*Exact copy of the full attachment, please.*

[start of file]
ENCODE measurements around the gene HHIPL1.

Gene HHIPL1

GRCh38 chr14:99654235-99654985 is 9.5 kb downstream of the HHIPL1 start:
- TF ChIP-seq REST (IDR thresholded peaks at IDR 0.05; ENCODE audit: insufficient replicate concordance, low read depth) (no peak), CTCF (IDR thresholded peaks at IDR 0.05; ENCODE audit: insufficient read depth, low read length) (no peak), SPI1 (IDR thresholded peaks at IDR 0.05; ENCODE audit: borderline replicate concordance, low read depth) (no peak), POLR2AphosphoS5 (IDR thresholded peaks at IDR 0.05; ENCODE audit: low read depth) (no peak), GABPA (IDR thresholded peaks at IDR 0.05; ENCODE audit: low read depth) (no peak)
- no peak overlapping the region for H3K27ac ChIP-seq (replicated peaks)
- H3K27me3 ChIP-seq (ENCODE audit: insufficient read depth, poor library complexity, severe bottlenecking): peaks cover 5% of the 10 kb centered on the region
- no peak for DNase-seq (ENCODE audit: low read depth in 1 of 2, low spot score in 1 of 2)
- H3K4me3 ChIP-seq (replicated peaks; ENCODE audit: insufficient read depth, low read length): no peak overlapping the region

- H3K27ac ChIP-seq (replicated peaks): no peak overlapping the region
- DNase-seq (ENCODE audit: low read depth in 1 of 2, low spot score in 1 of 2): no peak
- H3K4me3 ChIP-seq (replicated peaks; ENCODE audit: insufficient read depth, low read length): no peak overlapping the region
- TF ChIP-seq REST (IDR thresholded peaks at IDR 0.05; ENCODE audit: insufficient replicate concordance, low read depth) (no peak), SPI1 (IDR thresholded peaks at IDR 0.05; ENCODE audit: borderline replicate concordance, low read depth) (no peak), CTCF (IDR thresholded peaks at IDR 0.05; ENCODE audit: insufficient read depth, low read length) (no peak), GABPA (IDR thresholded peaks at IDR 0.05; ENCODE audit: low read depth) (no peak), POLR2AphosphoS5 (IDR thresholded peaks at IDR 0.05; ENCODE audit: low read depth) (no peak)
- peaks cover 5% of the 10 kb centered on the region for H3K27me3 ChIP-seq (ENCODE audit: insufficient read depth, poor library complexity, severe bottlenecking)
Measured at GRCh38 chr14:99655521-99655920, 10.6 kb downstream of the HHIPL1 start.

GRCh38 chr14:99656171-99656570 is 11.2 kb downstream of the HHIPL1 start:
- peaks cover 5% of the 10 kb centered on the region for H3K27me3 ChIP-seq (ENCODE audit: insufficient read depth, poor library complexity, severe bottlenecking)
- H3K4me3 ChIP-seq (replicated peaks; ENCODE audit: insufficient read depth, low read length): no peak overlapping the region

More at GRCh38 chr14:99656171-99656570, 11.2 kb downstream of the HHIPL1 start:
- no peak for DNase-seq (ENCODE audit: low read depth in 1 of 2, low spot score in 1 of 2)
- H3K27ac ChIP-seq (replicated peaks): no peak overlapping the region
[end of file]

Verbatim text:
ENCODE measurements around the gene HHIPL1.

Gene HHIPL1

GRCh38 chr14:99654235-99654985 is 9.5 kb downstream of the HHIPL1 start:
- TF ChIP-seq REST (IDR thresholded peaks at IDR 0.05; ENCODE audit: insufficient replicate concordance, low read depth) (no peak), CTCF (IDR thresholded peaks at IDR 0.05; ENCODE audit: insufficient read depth, low read length) (no peak), SPI1 (IDR thresholded peaks at IDR 0.05; ENCODE audit: borderline replicate concordance, low read depth) (no peak), POLR2AphosphoS5 (IDR thresholded peaks at IDR 0.05; ENCODE audit: low read depth) (no peak), GABPA (IDR thresholded peaks at IDR 0.05; ENCODE audit: low read depth) (no peak)
- no peak overlapping the region for H3K27ac ChIP-seq (replicated peaks)
- H3K27me3 ChIP-seq (ENCODE audit: insufficient read depth, poor library complexity, severe bottlenecking): peaks cover 5% of the 10 kb centered on the region
- no peak for DNase-seq (ENCODE audit: low read depth in 1 of 2, low spot score in 1 of 2)
- H3K4me3 ChIP-seq (replicated peaks; ENCODE audit: insufficient read depth, low read length): no peak overlapping the region

- H3K27ac ChIP-seq (replicated peaks): no peak overlapping the region
- DNase-seq (ENCODE audit: low read depth in 1 of 2, low spot score in 1 of 2): no peak
- H3K4me3 ChIP-seq (replicated peaks; ENCODE audit: insufficient read depth, low read length): no peak overlapping the region
- TF ChIP-seq REST (IDR thresholded peaks at IDR 0.05; ENCODE audit: insufficient replicate concordance, low read depth) (no peak), SPI1 (IDR thresholded peaks at IDR 0.05; ENCODE audit: borderline replicate concordance, low read depth) (no peak), CTCF (IDR thresholded peaks at IDR 0.05; ENCODE audit: insufficient read depth, low read length) (no peak), GABPA (IDR thresholded peaks at IDR 0.05; ENCODE audit: low read depth) (no peak), POLR2AphosphoS5 (IDR thresholded peaks at IDR 0.05; ENCODE audit: low read depth) (no peak)
- peaks cover 5% of the 10 kb centered on the region for H3K27me3 ChIP-seq (ENCODE audit: insufficient read depth, poor library complexity, severe bottlenecking)
Measured at GRCh38 chr14:99655521-99655920, 10.6 kb downstream of the HHIPL1 start.

GRCh38 chr14:99656171-99656570 is 11.2 kb downstream of the HHIPL1 start:
- peaks cover 5% of the 10 kb centered on the region for H3K27me3 ChIP-seq (ENCODE audit: insufficient read depth, poor library complexity, severe bottlenecking)
- H3K4me3 ChIP-seq (replicated peaks; ENCODE audit: insufficient read depth, low read length): no peak overlapping the region

More at GRCh38 chr14:99656171-99656570, 11.2 kb downstream of the HHIPL1 start:
- no peak for DNase-seq (ENCODE audit: low read depth in 1 of 2, low spot score in 1 of 2)
- H3K27ac ChIP-seq (replicated peaks): no peak overlapping the region